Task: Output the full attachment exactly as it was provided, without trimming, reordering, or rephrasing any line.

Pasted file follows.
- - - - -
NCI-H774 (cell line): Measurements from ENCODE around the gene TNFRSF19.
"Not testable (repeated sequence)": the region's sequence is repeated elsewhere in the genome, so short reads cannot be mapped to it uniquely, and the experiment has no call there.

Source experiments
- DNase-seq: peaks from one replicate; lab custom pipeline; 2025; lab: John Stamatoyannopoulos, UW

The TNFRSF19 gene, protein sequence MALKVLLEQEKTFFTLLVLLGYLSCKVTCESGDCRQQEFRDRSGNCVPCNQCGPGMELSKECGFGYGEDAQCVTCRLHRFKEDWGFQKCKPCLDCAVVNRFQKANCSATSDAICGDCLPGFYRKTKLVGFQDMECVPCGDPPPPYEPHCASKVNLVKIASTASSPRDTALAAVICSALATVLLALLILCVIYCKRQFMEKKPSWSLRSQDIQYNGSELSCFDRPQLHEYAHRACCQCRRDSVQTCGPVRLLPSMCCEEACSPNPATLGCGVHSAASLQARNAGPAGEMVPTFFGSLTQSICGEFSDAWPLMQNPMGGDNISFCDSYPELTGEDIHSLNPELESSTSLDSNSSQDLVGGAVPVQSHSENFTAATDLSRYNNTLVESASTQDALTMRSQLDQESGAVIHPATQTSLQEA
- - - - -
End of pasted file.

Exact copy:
NCI-H774 (cell line): Measurements from ENCODE around the gene TNFRSF19.
"Not testable (repeated sequence)": the region's sequence is repeated elsewhere in the genome, so short reads cannot be mapped to it uniquely, and the experiment has no call there.

Source experiments
- DNase-seq: peaks from one replicate; lab custom pipeline; 2025; lab: John Stamatoyannopoulos, UW

The TNFRSF19 gene, protein sequence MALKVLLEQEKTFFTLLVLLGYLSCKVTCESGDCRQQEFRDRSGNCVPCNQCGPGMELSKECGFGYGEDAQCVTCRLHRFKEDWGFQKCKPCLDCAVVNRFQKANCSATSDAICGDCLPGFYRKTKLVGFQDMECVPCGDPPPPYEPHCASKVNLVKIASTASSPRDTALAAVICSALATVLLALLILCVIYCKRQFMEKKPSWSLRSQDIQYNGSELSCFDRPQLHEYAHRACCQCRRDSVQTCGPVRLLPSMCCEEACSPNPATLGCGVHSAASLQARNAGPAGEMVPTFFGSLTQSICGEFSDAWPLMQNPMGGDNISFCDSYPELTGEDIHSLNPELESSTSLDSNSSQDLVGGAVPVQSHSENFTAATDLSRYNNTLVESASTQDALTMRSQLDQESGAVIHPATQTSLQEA